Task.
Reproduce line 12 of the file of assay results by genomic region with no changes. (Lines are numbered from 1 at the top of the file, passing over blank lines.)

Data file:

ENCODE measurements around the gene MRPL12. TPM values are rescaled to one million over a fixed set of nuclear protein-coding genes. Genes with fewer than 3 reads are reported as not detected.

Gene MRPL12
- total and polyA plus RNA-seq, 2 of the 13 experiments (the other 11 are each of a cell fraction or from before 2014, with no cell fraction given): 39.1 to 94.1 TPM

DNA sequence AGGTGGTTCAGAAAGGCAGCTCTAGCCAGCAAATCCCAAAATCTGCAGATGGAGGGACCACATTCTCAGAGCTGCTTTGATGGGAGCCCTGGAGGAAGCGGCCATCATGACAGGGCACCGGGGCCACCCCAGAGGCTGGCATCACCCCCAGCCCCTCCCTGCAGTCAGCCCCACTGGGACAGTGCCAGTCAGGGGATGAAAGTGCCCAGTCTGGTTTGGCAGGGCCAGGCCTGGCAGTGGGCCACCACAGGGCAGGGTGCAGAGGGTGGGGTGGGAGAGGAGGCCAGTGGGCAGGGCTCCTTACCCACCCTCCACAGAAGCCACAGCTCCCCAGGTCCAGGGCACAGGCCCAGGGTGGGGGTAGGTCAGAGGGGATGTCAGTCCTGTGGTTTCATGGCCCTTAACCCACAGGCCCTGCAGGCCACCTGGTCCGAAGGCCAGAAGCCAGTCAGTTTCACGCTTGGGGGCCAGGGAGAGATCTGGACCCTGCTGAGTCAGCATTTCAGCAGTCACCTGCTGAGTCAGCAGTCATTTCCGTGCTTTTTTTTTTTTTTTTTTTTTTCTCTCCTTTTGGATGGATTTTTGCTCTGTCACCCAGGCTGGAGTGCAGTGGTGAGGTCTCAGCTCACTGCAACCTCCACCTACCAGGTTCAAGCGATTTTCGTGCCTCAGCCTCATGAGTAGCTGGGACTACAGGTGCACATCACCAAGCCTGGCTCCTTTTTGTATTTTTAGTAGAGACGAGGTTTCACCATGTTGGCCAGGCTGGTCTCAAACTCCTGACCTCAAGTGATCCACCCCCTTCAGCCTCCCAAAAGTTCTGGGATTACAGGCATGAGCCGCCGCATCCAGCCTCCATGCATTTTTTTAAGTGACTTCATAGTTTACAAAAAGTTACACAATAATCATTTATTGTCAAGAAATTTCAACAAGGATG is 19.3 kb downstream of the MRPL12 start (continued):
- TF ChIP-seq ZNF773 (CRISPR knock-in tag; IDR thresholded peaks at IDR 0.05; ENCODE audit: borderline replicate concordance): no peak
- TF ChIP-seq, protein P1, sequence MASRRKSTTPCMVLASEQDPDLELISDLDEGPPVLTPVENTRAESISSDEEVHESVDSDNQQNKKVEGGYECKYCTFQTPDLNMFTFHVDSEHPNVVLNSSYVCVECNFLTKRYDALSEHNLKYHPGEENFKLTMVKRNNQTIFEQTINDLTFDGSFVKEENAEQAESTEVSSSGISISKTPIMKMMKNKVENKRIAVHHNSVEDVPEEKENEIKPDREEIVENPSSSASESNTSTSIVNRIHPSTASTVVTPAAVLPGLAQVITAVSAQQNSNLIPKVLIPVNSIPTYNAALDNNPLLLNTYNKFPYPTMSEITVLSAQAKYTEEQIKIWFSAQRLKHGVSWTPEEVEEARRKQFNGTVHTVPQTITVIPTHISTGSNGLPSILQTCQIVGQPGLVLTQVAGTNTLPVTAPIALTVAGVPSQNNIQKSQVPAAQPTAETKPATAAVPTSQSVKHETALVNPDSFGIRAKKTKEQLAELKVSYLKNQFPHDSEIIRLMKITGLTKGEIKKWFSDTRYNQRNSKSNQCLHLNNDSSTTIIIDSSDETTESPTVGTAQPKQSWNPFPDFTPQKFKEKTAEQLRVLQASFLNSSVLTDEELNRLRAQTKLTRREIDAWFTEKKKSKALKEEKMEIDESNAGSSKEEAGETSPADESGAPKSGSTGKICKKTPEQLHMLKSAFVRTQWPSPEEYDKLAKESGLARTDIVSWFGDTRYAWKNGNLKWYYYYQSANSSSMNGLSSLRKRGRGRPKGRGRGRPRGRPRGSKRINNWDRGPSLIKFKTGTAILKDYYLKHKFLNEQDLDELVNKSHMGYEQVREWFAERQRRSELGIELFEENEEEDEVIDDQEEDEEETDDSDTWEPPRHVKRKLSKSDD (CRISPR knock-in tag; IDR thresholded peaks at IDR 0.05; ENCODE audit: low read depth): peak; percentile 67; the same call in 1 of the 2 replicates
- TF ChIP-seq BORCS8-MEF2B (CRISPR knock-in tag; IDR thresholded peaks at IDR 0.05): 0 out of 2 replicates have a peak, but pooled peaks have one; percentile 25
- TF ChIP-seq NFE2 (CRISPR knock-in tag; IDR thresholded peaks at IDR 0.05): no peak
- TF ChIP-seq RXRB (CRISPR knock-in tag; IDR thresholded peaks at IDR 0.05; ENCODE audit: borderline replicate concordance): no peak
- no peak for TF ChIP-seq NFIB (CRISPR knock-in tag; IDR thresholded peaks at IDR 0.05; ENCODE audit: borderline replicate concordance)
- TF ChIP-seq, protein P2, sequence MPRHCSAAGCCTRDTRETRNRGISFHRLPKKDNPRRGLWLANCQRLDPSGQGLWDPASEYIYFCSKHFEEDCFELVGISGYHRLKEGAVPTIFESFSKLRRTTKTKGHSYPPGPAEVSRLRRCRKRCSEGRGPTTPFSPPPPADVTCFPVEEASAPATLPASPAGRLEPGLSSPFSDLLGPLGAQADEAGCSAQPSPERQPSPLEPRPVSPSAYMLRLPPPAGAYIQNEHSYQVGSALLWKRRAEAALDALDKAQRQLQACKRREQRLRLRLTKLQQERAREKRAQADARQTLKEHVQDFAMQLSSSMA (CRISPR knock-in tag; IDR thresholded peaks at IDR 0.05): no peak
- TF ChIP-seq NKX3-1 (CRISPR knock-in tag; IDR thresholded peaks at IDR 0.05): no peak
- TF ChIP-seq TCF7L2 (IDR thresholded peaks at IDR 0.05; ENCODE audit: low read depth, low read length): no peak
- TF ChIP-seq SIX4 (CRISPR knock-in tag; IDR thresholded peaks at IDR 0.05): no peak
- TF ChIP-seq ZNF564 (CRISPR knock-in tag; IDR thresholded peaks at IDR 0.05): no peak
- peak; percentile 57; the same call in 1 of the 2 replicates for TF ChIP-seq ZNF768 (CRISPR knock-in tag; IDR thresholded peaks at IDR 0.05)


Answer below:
- TF ChIP-seq NKX3-1 (CRISPR knock-in tag; IDR thresholded peaks at IDR 0.05): no peak